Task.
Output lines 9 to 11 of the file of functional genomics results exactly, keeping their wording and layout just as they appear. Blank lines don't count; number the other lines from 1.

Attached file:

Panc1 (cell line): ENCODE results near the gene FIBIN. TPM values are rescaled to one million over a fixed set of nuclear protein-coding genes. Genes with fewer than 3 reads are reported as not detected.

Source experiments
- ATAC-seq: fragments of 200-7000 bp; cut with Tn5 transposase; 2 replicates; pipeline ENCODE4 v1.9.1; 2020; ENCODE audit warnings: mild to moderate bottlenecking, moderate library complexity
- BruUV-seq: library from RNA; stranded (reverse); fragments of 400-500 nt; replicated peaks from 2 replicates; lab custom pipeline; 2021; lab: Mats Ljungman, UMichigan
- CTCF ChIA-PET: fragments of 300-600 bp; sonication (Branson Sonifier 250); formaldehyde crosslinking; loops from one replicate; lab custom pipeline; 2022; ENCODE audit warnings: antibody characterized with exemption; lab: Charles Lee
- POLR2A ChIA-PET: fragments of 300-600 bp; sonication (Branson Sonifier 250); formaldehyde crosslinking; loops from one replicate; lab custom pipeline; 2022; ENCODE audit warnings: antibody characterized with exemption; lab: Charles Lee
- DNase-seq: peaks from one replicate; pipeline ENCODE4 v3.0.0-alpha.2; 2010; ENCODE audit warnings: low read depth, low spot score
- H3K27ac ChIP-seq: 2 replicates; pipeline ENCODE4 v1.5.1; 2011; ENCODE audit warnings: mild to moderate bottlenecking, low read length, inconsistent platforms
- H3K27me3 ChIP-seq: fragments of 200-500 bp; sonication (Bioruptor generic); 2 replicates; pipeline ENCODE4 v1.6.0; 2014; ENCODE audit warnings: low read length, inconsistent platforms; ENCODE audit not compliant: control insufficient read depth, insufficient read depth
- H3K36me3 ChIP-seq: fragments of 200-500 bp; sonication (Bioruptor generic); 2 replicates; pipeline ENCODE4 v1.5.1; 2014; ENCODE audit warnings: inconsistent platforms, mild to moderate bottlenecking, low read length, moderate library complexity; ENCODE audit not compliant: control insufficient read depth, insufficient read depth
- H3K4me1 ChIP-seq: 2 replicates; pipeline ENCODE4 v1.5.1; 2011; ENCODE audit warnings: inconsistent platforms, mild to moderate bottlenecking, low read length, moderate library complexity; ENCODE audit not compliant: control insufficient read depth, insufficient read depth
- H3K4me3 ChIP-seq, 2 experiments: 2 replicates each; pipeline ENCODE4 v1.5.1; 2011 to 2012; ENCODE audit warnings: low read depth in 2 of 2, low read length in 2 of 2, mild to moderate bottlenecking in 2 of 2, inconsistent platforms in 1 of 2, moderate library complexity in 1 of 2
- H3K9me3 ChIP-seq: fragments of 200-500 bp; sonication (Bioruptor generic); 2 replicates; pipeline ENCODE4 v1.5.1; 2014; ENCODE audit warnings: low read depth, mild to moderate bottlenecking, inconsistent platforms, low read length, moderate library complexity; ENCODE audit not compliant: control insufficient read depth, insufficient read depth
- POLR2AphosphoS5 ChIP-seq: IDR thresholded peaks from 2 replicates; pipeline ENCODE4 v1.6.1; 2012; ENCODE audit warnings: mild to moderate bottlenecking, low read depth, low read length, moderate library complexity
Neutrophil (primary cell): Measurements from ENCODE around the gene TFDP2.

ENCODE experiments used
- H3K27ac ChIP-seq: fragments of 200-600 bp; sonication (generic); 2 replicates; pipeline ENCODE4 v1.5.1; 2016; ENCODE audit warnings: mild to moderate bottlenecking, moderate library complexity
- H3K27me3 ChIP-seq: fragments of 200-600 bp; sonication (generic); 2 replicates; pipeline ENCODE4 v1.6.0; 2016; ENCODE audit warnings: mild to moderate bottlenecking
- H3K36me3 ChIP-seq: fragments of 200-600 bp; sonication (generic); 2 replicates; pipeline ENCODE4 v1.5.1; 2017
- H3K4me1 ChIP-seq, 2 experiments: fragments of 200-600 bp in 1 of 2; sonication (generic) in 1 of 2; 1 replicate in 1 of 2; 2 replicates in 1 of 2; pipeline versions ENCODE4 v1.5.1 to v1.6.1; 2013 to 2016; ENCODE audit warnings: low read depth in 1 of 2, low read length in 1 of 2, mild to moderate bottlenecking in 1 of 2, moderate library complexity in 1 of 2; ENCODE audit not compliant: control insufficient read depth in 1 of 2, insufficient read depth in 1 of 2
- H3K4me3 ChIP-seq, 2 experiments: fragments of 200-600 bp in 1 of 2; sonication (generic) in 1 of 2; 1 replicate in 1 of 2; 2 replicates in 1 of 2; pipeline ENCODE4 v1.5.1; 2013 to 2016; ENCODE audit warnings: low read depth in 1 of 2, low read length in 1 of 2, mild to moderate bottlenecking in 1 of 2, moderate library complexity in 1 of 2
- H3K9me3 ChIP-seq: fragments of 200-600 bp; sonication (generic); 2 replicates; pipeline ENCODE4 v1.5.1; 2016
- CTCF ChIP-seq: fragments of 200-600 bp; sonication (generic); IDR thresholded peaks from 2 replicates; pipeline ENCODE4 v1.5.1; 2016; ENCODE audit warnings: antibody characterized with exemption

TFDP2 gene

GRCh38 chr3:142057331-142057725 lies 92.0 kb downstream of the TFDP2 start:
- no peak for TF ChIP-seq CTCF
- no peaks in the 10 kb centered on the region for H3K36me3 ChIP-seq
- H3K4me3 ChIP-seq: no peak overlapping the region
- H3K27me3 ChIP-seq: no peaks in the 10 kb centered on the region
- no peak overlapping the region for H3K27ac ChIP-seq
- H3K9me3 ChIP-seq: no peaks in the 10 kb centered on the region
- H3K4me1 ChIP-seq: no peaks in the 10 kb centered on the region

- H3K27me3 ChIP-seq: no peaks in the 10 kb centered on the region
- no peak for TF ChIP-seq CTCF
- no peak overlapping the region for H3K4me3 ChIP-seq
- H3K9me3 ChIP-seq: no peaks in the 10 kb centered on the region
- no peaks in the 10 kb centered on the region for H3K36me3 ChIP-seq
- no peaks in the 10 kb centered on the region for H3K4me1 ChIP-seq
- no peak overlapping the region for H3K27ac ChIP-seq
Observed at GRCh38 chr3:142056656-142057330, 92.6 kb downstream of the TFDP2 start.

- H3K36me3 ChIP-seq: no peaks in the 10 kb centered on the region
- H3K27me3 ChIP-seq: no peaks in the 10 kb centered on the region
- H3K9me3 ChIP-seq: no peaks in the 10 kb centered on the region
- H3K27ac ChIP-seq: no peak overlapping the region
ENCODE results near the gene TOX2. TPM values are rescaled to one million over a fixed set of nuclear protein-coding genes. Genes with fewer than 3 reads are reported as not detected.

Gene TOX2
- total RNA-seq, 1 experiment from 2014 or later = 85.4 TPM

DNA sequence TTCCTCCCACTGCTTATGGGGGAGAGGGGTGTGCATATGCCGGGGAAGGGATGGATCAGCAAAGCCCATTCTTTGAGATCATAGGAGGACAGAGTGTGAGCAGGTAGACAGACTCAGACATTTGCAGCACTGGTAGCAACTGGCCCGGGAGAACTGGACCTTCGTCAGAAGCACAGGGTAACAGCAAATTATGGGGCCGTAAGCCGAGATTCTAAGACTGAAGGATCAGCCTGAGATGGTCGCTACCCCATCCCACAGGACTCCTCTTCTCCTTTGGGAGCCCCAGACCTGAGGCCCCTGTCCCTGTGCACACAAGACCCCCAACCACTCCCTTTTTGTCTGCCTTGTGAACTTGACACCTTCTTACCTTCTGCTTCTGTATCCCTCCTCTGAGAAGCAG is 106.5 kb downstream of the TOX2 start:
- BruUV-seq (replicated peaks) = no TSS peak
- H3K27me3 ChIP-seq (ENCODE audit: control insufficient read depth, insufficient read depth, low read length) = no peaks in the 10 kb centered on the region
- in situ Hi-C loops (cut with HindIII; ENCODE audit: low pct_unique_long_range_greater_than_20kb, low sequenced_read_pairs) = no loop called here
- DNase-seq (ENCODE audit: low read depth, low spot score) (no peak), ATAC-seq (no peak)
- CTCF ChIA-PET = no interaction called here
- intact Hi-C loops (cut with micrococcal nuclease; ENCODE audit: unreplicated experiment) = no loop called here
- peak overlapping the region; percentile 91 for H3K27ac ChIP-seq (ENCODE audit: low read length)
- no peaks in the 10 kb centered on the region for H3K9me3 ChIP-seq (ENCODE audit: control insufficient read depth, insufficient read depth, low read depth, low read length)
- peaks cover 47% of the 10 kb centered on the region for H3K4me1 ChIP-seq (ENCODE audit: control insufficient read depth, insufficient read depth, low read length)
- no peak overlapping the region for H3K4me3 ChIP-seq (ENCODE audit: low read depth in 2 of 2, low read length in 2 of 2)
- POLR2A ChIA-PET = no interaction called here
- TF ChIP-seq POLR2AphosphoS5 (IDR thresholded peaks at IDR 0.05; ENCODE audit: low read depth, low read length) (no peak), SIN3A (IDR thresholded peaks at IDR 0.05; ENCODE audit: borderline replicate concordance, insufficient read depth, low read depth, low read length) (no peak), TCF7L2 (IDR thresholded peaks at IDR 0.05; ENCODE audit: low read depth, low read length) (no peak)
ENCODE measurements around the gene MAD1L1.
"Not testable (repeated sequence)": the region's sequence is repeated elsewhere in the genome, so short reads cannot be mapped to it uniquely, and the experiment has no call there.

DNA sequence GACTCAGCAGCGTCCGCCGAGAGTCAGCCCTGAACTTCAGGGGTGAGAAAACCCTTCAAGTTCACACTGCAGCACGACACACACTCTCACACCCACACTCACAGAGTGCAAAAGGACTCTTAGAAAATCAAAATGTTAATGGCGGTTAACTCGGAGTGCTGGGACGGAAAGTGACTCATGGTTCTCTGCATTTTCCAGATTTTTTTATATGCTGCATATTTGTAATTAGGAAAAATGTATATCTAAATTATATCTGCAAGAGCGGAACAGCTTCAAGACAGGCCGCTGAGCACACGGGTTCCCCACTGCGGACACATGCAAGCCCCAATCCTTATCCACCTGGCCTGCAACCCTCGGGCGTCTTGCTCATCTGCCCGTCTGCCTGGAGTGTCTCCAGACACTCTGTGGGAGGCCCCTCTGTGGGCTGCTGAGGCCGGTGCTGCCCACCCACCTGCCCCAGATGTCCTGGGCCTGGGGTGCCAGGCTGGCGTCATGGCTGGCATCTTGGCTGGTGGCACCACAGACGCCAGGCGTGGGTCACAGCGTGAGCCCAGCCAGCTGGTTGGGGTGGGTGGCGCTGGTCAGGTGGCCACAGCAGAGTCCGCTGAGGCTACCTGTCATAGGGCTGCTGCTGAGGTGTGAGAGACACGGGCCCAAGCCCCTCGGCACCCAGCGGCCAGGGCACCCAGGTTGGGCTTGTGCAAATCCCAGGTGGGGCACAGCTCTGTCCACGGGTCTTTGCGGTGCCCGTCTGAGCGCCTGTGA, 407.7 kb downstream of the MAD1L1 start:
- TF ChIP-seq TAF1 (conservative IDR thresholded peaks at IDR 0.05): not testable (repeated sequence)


- H3K27me3 ChIP-seq: fragments of 200-500 bp; sonication (Bioruptor generic); 2 replicates; pipeline ENCODE4 v1.6.0; 2014; ENCODE audit warnings: low read length, inconsistent platforms; ENCODE audit not compliant: control insufficient read depth, insufficient read depth
- H3K36me3 ChIP-seq: fragments of 200-500 bp; sonication (Bioruptor generic); 2 replicates; pipeline ENCODE4 v1.5.1; 2014; ENCODE audit warnings: inconsistent platforms, mild to moderate bottlenecking, low read length, moderate library complexity; ENCODE audit not compliant: control insufficient read depth, insufficient read depth
- H3K4me1 ChIP-seq: 2 replicates; pipeline ENCODE4 v1.5.1; 2011; ENCODE audit warnings: inconsistent platforms, mild to moderate bottlenecking, low read length, moderate library complexity; ENCODE audit not compliant: control insufficient read depth, insufficient read depth